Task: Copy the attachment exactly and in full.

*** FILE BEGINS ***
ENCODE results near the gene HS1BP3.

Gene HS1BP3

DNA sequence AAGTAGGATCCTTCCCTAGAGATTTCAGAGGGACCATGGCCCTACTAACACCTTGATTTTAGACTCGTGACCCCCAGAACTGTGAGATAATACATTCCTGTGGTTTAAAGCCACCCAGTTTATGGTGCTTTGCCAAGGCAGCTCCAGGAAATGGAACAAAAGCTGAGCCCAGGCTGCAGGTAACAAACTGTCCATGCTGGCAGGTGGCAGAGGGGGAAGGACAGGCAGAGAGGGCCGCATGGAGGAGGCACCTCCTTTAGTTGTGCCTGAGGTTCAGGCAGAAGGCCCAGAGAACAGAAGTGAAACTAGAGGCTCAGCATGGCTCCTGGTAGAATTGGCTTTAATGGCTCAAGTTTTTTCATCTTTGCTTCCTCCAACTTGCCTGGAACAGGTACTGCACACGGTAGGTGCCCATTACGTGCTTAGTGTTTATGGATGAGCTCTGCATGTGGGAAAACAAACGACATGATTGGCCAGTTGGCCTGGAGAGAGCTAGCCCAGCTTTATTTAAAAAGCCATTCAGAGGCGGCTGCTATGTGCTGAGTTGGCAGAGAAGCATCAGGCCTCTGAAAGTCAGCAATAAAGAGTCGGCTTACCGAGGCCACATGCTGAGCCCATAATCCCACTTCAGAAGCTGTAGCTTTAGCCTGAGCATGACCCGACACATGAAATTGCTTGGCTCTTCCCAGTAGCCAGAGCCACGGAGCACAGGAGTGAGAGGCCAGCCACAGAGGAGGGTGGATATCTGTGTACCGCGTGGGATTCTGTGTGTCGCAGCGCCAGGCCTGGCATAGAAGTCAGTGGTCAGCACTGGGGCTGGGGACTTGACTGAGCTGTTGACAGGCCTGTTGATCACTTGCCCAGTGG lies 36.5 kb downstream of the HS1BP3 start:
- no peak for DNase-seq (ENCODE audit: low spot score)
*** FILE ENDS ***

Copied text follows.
ENCODE results near the gene HS1BP3.

Gene HS1BP3

DNA sequence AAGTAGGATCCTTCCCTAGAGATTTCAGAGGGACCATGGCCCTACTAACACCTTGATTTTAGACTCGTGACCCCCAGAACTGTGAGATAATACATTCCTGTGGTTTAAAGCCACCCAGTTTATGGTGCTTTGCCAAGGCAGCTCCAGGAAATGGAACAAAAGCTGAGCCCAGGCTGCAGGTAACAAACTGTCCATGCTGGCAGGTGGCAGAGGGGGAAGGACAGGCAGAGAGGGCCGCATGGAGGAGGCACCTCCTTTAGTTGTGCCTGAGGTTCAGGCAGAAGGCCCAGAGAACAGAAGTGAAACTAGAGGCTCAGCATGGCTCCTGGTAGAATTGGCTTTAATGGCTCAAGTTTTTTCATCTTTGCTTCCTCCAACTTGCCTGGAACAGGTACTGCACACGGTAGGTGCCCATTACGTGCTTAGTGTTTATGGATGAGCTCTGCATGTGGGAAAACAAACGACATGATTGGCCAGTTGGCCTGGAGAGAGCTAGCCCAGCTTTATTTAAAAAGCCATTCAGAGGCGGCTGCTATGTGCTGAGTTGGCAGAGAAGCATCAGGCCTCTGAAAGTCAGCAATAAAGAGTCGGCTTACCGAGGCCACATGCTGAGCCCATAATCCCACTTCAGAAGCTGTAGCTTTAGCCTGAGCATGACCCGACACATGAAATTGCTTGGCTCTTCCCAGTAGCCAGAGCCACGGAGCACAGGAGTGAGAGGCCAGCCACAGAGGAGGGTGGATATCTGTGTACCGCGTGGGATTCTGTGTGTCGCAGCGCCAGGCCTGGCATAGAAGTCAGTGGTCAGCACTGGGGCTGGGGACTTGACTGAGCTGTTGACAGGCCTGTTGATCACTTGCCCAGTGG lies 36.5 kb downstream of the HS1BP3 start:
- no peak for DNase-seq (ENCODE audit: low spot score)